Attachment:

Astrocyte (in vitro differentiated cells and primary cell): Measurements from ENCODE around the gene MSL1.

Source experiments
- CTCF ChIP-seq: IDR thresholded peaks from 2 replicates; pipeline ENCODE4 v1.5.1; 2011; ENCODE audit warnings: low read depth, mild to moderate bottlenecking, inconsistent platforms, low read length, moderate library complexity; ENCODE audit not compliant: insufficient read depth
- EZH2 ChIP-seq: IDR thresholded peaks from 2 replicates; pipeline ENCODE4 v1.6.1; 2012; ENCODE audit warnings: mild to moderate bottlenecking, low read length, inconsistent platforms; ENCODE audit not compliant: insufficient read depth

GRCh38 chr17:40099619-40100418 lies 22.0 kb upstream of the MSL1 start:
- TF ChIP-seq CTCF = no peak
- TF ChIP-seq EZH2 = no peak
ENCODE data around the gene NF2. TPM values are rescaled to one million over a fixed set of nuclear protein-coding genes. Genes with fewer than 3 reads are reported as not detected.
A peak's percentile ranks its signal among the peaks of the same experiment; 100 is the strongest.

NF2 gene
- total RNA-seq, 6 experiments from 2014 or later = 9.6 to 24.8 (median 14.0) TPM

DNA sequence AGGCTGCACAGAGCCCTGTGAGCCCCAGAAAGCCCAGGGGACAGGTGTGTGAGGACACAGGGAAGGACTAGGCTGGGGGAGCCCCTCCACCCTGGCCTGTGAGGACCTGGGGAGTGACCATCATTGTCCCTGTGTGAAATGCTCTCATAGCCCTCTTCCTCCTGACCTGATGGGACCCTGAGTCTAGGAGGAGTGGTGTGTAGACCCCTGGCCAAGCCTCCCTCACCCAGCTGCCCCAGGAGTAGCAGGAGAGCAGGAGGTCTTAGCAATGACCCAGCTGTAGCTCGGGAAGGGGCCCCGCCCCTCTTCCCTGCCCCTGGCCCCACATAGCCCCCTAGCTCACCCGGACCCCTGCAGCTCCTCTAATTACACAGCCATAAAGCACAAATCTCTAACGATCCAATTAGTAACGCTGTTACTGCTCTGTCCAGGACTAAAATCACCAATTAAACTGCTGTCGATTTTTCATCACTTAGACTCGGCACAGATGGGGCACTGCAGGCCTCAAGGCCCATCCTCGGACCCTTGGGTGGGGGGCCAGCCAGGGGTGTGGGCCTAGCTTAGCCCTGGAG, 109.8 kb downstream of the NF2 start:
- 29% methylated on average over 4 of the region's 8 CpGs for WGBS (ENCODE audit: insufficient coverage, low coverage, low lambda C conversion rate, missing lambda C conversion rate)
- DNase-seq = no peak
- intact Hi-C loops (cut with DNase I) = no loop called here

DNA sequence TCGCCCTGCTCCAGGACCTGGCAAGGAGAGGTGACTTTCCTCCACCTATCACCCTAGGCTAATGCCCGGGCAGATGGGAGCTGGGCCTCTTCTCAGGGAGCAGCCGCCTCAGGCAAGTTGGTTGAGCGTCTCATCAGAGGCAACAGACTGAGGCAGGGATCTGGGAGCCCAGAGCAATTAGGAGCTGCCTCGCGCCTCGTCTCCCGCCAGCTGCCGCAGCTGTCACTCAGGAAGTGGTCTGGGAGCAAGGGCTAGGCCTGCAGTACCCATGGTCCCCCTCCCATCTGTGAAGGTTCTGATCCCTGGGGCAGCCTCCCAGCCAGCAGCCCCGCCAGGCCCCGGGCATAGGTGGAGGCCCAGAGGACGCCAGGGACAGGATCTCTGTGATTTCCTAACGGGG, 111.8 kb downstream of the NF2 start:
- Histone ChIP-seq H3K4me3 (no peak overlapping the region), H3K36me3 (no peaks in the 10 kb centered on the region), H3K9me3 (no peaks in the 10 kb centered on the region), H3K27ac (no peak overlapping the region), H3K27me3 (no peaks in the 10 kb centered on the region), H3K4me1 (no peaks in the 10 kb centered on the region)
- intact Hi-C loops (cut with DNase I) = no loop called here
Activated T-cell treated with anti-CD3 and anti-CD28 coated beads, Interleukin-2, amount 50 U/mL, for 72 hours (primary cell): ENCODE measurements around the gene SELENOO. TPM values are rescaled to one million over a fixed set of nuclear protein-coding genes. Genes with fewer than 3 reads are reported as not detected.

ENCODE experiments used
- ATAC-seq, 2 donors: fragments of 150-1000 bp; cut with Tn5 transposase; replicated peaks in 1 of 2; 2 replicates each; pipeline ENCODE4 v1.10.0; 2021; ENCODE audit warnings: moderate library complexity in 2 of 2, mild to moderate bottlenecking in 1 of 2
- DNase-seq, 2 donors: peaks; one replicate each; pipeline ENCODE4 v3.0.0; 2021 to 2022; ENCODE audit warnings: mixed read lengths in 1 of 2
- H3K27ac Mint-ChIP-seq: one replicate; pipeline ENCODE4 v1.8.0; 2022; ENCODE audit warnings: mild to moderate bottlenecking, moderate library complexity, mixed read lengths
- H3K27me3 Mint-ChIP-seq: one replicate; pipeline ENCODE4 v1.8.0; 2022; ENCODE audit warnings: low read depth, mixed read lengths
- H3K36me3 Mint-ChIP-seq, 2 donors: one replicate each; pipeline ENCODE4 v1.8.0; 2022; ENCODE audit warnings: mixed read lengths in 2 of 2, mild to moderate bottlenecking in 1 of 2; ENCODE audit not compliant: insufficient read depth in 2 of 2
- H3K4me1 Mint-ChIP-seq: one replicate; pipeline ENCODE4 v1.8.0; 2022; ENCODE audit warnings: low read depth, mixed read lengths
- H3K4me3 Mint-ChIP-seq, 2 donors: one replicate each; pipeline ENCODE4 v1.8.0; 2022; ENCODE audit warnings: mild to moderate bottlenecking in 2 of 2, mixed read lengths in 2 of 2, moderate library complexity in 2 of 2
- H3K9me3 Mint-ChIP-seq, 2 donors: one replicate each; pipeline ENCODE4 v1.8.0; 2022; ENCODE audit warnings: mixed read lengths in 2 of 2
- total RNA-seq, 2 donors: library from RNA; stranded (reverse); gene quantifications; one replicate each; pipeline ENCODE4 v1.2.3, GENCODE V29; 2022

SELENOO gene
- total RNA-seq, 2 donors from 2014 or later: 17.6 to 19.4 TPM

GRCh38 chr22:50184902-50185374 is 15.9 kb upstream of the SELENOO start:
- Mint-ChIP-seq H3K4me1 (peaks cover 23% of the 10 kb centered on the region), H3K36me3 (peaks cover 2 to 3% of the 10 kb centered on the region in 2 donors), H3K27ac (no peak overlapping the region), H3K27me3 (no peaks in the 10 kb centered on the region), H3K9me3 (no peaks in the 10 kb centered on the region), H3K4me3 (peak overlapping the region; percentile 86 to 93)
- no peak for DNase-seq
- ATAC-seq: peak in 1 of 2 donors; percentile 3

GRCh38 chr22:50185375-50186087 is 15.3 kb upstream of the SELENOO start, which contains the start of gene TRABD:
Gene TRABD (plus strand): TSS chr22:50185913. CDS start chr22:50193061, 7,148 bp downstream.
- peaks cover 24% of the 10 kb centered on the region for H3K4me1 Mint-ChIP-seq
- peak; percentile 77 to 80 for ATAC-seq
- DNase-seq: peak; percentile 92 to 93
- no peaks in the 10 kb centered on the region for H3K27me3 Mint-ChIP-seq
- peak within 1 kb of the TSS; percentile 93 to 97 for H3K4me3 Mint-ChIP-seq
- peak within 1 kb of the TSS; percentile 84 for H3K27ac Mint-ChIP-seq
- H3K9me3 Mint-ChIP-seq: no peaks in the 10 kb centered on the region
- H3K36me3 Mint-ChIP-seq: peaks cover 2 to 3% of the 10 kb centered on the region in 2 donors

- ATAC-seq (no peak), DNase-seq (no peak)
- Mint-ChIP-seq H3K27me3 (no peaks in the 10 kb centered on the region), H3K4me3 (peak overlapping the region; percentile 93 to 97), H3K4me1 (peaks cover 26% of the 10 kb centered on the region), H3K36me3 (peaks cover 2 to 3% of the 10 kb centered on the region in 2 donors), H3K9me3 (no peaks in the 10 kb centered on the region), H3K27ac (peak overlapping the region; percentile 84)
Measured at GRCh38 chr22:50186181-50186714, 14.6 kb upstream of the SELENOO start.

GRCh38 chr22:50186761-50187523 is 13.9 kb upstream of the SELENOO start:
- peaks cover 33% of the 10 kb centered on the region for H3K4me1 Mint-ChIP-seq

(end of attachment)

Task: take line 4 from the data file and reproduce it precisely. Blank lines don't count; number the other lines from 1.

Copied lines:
- EZH2 ChIP-seq: IDR thresholded peaks from 2 replicates; pipeline ENCODE4 v1.6.1; 2012; ENCODE audit warnings: mild to moderate bottlenecking, low read length, inconsistent platforms; ENCODE audit not compliant: insufficient read depth